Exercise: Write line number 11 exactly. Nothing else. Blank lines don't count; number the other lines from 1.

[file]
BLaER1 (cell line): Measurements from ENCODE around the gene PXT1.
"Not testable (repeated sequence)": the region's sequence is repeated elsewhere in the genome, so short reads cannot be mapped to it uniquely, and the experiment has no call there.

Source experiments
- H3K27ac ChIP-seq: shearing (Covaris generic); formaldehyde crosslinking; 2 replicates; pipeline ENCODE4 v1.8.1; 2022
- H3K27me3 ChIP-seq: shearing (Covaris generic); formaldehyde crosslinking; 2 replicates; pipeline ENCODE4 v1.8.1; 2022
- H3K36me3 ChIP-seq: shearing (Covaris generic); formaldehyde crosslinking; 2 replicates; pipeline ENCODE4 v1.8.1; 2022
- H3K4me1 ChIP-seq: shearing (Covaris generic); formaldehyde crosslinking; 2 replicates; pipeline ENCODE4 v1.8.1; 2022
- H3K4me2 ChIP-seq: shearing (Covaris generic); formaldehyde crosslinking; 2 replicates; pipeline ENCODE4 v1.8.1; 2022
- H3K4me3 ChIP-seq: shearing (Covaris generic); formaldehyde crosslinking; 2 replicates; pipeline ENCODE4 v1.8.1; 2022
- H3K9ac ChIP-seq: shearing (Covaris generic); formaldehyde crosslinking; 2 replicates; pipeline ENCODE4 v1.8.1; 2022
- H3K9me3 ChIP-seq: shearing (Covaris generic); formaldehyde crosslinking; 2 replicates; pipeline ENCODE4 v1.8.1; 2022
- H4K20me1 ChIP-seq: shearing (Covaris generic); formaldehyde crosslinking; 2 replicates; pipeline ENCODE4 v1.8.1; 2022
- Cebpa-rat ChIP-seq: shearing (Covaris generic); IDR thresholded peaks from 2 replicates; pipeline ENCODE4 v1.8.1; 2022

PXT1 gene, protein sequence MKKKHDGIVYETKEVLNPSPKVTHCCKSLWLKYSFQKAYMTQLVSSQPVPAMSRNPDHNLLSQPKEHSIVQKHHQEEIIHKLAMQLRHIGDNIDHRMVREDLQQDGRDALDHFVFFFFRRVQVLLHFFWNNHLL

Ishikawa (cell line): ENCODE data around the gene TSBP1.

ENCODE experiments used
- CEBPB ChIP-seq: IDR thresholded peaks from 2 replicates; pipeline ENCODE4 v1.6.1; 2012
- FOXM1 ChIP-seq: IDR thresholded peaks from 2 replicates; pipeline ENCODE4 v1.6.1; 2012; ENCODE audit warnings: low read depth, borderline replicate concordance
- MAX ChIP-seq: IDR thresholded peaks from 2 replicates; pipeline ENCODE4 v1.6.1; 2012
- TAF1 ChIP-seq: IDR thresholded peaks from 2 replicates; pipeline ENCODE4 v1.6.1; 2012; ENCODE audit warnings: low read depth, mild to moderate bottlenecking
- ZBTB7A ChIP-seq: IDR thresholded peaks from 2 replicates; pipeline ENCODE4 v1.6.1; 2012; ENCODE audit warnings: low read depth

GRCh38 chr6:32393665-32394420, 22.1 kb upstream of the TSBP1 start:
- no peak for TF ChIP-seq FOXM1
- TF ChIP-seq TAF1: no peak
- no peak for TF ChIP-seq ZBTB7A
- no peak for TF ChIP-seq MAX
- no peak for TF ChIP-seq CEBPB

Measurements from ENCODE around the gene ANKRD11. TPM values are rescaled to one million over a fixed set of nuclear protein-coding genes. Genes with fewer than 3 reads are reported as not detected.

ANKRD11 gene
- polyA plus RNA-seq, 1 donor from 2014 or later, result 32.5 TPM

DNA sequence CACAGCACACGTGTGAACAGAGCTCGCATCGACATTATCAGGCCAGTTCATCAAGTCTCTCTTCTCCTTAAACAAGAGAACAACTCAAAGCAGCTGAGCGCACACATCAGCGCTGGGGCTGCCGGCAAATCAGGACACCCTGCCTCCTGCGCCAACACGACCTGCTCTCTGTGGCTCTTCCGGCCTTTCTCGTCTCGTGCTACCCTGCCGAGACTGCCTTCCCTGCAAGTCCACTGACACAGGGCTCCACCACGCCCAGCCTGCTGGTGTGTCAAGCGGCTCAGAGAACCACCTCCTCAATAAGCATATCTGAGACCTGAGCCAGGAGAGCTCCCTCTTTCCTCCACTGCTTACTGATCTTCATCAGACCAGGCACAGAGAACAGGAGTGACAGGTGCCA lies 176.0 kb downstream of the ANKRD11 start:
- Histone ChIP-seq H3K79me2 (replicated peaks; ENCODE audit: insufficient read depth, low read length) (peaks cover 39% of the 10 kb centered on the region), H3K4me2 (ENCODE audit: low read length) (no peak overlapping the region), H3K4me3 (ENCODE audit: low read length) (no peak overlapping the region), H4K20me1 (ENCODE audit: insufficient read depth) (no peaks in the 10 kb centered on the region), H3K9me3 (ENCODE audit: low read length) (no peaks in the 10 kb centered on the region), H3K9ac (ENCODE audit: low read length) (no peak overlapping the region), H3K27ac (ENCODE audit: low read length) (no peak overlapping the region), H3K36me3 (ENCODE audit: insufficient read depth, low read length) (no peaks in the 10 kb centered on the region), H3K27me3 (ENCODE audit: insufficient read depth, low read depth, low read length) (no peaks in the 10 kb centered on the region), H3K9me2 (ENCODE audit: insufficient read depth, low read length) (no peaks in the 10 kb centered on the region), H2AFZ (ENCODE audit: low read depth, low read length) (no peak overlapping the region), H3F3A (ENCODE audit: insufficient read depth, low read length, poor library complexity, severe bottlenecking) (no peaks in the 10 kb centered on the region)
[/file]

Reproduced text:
- H3K9me3 ChIP-seq: shearing (Covaris generic); formaldehyde crosslinking; 2 replicates; pipeline ENCODE4 v1.8.1; 2022